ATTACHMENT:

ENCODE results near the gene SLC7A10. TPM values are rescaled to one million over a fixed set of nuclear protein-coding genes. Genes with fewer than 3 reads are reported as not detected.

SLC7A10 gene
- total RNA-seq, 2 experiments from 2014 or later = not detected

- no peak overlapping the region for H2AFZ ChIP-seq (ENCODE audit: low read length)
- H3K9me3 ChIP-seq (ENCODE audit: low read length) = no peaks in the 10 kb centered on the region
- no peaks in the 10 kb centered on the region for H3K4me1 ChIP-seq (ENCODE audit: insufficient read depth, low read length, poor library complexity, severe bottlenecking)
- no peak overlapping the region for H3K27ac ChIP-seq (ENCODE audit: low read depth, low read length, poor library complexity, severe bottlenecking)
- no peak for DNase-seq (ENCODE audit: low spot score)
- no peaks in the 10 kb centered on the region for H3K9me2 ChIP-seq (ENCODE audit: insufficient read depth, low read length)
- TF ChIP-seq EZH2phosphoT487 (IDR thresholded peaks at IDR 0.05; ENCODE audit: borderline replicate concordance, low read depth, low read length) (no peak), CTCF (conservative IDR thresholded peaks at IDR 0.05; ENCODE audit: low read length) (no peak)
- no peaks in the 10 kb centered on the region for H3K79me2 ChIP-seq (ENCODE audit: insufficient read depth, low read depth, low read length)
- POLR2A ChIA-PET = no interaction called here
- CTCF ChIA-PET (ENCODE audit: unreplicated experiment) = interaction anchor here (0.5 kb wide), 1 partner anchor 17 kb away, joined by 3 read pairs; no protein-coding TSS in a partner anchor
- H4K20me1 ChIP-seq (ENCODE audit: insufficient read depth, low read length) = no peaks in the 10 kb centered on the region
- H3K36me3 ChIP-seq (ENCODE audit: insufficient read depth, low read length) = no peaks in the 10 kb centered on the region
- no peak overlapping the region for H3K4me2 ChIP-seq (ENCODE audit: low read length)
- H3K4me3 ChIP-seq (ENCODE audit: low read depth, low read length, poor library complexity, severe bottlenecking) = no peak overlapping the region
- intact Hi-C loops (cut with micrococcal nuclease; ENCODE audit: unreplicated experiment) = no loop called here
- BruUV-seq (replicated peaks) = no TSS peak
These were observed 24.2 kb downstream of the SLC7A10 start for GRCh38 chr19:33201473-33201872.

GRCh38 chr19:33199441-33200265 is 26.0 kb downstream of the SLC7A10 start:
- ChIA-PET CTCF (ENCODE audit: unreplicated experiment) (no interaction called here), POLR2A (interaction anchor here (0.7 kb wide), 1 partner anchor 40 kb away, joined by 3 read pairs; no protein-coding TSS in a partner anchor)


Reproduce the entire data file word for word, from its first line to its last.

ENCODE results near the gene SLC7A10. TPM values are rescaled to one million over a fixed set of nuclear protein-coding genes. Genes with fewer than 3 reads are reported as not detected.

SLC7A10 gene
- total RNA-seq, 2 experiments from 2014 or later = not detected

- no peak overlapping the region for H2AFZ ChIP-seq (ENCODE audit: low read length)
- H3K9me3 ChIP-seq (ENCODE audit: low read length) = no peaks in the 10 kb centered on the region
- no peaks in the 10 kb centered on the region for H3K4me1 ChIP-seq (ENCODE audit: insufficient read depth, low read length, poor library complexity, severe bottlenecking)
- no peak overlapping the region for H3K27ac ChIP-seq (ENCODE audit: low read depth, low read length, poor library complexity, severe bottlenecking)
- no peak for DNase-seq (ENCODE audit: low spot score)
- no peaks in the 10 kb centered on the region for H3K9me2 ChIP-seq (ENCODE audit: insufficient read depth, low read length)
- TF ChIP-seq EZH2phosphoT487 (IDR thresholded peaks at IDR 0.05; ENCODE audit: borderline replicate concordance, low read depth, low read length) (no peak), CTCF (conservative IDR thresholded peaks at IDR 0.05; ENCODE audit: low read length) (no peak)
- no peaks in the 10 kb centered on the region for H3K79me2 ChIP-seq (ENCODE audit: insufficient read depth, low read depth, low read length)
- POLR2A ChIA-PET = no interaction called here
- CTCF ChIA-PET (ENCODE audit: unreplicated experiment) = interaction anchor here (0.5 kb wide), 1 partner anchor 17 kb away, joined by 3 read pairs; no protein-coding TSS in a partner anchor
- H4K20me1 ChIP-seq (ENCODE audit: insufficient read depth, low read length) = no peaks in the 10 kb centered on the region
- H3K36me3 ChIP-seq (ENCODE audit: insufficient read depth, low read length) = no peaks in the 10 kb centered on the region
- no peak overlapping the region for H3K4me2 ChIP-seq (ENCODE audit: low read length)
- H3K4me3 ChIP-seq (ENCODE audit: low read depth, low read length, poor library complexity, severe bottlenecking) = no peak overlapping the region
- intact Hi-C loops (cut with micrococcal nuclease; ENCODE audit: unreplicated experiment) = no loop called here
- BruUV-seq (replicated peaks) = no TSS peak
These were observed 24.2 kb downstream of the SLC7A10 start for GRCh38 chr19:33201473-33201872.

GRCh38 chr19:33199441-33200265 is 26.0 kb downstream of the SLC7A10 start:
- ChIA-PET CTCF (ENCODE audit: unreplicated experiment) (no interaction called here), POLR2A (interaction anchor here (0.7 kb wide), 1 partner anchor 40 kb away, joined by 3 read pairs; no protein-coding TSS in a partner anchor)